It don't know what is the exact source of your problem, but your code is in unspecified territory here.
function tj() is not standard function definition syntax, it's neither Bourne/POSIX syntax (which uses
tj()) not Korn syntax (which uses
function tj without
()). Some shells (bash, zsh, pdksh) do support it mostly by accident.
tail -100f is unspecified by POSIX. The POSIX syntax is
tail -f -n 100
tail takes at most one argument, the behaviour is unspecified if you pass more than one argument. Some implementations like GNU
tail are able to watch more than one file in parallel, but many others don't. You could try installing tail-like commands designed for that like
$(find...) invokes the split+glob operator, so with the default value of
$IFS, that would not work properly if any of the file paths contain space, tab, newline or wildcard characters. If
find returns no file, it would also end-up
Here you could use
zsh and define the command as
tj() multitail ./**/*.o$1(.)
It would report an error if there was no matching file (as opposed to
tailing stdin). Also note that contrary to
find, it gives you a sorted list of files and skips hidden files or files in hidden directories (add the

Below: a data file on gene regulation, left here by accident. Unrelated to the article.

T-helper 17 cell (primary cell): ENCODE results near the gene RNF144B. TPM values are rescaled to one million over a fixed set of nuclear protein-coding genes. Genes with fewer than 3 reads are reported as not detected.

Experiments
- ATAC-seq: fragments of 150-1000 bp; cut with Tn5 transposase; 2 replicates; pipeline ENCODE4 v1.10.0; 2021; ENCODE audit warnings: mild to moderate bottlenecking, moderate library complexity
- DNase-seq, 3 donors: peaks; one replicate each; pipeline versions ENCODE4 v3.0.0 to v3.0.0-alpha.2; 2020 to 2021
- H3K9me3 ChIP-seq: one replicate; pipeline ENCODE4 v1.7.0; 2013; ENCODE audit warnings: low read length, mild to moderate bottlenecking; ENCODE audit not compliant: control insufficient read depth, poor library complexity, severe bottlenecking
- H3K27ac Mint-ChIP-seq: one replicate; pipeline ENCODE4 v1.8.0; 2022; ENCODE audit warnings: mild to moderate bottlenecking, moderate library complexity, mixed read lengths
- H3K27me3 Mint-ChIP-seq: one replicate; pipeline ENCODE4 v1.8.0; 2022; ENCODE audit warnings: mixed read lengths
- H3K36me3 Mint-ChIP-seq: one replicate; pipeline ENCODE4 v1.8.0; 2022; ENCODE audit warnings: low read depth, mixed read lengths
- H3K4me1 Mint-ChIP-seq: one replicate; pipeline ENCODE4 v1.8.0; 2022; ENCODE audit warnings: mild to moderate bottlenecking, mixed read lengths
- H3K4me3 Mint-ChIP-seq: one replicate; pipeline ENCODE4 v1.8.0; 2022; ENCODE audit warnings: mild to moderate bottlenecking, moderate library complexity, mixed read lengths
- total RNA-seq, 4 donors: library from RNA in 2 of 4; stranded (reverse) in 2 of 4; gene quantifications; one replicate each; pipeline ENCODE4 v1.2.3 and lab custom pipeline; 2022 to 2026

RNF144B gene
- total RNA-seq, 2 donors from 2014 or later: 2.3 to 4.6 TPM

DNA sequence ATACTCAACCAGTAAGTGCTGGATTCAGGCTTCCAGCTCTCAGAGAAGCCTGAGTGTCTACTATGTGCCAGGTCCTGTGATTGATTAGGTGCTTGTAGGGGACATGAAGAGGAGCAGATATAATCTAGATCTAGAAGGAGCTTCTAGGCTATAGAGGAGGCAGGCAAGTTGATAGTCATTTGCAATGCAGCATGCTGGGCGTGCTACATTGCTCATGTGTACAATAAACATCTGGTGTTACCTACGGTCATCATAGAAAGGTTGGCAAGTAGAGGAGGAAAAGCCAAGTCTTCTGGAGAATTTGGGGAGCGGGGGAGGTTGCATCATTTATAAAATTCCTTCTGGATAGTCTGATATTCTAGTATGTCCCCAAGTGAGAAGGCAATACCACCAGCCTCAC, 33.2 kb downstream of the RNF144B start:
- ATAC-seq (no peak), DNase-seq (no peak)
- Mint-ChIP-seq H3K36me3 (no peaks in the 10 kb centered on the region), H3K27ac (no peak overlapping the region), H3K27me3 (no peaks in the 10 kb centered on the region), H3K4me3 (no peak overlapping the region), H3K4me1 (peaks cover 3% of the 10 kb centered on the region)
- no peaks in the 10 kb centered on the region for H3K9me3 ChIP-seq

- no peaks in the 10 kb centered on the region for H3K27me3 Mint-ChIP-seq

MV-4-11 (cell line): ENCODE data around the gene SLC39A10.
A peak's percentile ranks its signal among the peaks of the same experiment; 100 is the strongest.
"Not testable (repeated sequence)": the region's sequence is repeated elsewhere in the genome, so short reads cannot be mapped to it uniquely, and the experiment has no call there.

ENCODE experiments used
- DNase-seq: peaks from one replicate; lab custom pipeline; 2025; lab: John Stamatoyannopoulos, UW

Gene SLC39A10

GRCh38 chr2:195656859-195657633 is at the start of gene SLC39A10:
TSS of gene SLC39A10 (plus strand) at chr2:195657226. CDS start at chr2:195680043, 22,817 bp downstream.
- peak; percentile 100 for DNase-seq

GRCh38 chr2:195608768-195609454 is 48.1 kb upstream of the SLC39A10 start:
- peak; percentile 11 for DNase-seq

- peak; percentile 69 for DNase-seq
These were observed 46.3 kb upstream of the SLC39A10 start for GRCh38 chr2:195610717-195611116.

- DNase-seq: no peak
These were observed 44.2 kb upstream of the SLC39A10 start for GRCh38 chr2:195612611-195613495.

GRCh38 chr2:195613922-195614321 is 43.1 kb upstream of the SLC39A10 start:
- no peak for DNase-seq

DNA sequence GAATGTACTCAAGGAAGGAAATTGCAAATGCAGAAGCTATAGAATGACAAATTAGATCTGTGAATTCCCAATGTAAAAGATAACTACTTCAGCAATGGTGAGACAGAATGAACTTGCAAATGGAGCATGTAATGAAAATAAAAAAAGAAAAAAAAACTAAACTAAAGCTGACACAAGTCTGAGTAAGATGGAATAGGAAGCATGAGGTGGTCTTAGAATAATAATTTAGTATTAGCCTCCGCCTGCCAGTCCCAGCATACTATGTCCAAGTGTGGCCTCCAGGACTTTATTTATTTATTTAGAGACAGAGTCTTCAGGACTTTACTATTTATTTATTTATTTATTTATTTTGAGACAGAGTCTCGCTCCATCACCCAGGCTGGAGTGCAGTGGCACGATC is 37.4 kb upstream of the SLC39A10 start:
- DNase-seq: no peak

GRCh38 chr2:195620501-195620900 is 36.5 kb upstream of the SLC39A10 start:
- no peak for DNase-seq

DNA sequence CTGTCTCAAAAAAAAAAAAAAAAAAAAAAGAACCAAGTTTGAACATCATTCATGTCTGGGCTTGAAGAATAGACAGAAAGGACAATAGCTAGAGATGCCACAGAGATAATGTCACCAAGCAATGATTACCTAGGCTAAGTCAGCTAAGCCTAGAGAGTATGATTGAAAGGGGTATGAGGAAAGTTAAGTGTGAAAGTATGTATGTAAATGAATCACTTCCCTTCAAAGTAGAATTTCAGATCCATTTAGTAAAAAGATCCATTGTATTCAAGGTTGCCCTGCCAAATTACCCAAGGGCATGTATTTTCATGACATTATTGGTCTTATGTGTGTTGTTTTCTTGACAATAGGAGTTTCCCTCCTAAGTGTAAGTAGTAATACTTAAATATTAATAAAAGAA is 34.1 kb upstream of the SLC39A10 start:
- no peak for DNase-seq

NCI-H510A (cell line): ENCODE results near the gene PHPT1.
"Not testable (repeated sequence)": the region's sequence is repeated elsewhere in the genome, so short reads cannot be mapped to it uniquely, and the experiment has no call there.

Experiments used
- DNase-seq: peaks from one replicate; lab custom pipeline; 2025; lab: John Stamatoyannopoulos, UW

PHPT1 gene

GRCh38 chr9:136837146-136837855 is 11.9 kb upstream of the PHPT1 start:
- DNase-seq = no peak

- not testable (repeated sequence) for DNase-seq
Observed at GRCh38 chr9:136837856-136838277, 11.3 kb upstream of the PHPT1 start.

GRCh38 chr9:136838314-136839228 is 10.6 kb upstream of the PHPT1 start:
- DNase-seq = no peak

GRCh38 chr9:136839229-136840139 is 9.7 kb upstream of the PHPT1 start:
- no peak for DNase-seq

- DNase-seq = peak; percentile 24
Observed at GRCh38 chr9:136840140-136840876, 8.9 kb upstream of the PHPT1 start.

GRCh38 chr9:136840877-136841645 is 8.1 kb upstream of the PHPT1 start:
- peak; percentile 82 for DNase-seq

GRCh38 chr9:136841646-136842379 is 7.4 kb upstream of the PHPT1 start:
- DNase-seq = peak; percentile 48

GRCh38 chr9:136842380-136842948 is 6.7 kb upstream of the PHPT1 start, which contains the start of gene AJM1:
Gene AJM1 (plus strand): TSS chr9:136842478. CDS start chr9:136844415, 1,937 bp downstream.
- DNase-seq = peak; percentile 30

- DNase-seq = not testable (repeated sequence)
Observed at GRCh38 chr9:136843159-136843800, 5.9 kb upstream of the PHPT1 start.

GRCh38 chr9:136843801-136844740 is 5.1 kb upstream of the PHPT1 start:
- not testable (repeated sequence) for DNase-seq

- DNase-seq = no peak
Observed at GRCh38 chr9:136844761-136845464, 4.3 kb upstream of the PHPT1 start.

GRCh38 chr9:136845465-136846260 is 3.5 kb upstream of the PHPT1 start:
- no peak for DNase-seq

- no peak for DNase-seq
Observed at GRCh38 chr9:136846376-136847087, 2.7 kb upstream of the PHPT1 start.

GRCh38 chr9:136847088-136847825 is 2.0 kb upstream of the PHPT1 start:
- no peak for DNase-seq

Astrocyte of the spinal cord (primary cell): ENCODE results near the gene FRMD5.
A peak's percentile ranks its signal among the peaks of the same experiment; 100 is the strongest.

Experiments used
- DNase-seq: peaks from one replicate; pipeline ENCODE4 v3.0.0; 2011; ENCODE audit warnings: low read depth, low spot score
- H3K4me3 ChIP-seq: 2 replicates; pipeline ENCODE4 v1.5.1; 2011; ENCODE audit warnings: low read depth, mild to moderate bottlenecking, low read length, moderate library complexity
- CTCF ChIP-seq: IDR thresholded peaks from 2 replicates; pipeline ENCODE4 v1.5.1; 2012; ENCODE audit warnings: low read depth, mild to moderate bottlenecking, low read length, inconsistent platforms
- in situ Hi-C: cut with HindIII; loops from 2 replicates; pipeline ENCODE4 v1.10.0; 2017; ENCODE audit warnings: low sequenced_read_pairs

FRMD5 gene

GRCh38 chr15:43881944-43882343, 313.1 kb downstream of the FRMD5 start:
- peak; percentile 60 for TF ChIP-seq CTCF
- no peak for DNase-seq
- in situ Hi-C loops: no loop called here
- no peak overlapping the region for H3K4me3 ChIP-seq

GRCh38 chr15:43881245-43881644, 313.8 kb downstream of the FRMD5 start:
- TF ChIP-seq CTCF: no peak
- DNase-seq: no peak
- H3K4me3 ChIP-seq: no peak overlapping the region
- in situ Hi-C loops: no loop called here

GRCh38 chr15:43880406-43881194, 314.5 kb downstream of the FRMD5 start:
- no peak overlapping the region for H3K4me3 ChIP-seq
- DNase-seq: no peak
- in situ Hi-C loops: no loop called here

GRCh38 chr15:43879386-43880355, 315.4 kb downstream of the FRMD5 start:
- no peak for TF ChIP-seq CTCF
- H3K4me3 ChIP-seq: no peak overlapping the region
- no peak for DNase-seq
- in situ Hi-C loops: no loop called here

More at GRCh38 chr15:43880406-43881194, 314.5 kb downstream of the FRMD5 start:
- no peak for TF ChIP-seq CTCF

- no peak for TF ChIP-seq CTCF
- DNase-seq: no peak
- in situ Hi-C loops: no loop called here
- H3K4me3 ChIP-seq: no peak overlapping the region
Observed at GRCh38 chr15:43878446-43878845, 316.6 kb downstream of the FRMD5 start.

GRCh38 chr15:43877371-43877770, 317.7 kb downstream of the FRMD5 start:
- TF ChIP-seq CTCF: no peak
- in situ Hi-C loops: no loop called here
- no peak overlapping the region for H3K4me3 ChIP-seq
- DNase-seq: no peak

D glob qualifier if you want them).
Now, if, as per your edit, you see
> when you run
> is the default secondary prompt (
$PS2), it looks more likely that you have an alias also defined for
tj (that alias probably defined after the definition of the
tj function or otherwise that would have caused an error in the definition of the
For instance, it's the kind of thing you'd see if you had run:
alias tj='for sure'
for loop), or any code that is not self contained and for which the shell would issue a secondary prompt for you to finish it.
You can undefine that alias with
unalias tj (and remove its definition from your
~/.bashrc if it's there so it doesn't come back the next time you run
Of course, there's also always the possibility that the only
*.o1234 file found contains just